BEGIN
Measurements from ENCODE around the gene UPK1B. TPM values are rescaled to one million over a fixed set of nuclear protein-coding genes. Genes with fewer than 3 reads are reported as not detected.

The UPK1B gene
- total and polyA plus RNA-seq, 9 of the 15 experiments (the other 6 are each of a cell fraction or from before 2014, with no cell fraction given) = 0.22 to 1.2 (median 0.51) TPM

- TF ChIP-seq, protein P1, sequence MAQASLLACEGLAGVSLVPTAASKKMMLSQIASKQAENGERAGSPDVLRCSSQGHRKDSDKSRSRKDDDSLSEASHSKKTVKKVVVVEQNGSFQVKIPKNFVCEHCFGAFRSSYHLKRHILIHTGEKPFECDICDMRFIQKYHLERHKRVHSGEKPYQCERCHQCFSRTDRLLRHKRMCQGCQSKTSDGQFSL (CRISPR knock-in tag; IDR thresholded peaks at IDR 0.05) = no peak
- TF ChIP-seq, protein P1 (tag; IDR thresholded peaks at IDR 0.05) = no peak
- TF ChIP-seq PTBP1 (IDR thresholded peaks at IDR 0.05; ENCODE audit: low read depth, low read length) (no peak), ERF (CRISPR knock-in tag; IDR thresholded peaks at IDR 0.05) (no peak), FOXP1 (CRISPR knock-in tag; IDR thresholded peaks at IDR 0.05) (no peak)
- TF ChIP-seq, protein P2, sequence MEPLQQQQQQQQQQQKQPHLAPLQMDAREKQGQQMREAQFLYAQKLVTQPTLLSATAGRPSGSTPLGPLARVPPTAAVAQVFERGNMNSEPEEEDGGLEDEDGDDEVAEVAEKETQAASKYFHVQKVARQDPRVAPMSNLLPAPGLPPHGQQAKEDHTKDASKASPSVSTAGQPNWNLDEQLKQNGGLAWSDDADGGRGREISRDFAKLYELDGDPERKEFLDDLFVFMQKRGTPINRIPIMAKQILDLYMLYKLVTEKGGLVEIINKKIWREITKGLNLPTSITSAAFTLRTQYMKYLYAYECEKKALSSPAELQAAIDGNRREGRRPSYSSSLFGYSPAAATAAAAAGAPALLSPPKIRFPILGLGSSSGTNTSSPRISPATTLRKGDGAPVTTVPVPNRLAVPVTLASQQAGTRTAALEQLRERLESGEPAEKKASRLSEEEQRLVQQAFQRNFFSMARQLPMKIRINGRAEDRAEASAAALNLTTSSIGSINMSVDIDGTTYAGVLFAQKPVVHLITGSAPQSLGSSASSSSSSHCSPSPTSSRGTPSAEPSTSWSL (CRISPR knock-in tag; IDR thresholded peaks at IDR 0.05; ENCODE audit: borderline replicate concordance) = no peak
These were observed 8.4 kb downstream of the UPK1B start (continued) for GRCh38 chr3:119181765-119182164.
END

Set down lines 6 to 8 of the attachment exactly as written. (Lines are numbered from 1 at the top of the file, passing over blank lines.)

- TF ChIP-seq PTBP1 (IDR thresholded peaks at IDR 0.05; ENCODE audit: low read depth, low read length) (no peak), ERF (CRISPR knock-in tag; IDR thresholded peaks at IDR 0.05) (no peak), FOXP1 (CRISPR knock-in tag; IDR thresholded peaks at IDR 0.05) (no peak)
- TF ChIP-seq, protein P2, sequence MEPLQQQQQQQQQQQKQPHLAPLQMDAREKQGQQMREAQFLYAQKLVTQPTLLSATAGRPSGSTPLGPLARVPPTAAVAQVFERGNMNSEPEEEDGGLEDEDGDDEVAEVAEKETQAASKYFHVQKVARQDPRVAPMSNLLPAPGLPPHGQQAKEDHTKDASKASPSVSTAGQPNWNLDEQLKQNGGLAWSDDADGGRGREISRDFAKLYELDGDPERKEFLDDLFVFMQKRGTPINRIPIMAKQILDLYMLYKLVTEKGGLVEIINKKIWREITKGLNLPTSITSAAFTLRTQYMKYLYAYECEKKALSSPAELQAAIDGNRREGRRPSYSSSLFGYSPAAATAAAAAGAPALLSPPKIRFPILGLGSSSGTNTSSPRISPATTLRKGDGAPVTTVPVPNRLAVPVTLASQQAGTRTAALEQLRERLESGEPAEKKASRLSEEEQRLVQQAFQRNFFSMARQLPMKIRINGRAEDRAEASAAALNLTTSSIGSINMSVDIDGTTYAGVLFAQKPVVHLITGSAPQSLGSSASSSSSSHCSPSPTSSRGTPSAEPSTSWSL (CRISPR knock-in tag; IDR thresholded peaks at IDR 0.05; ENCODE audit: borderline replicate concordance) = no peak
These were observed 8.4 kb downstream of the UPK1B start (continued) for GRCh38 chr3:119181765-119182164.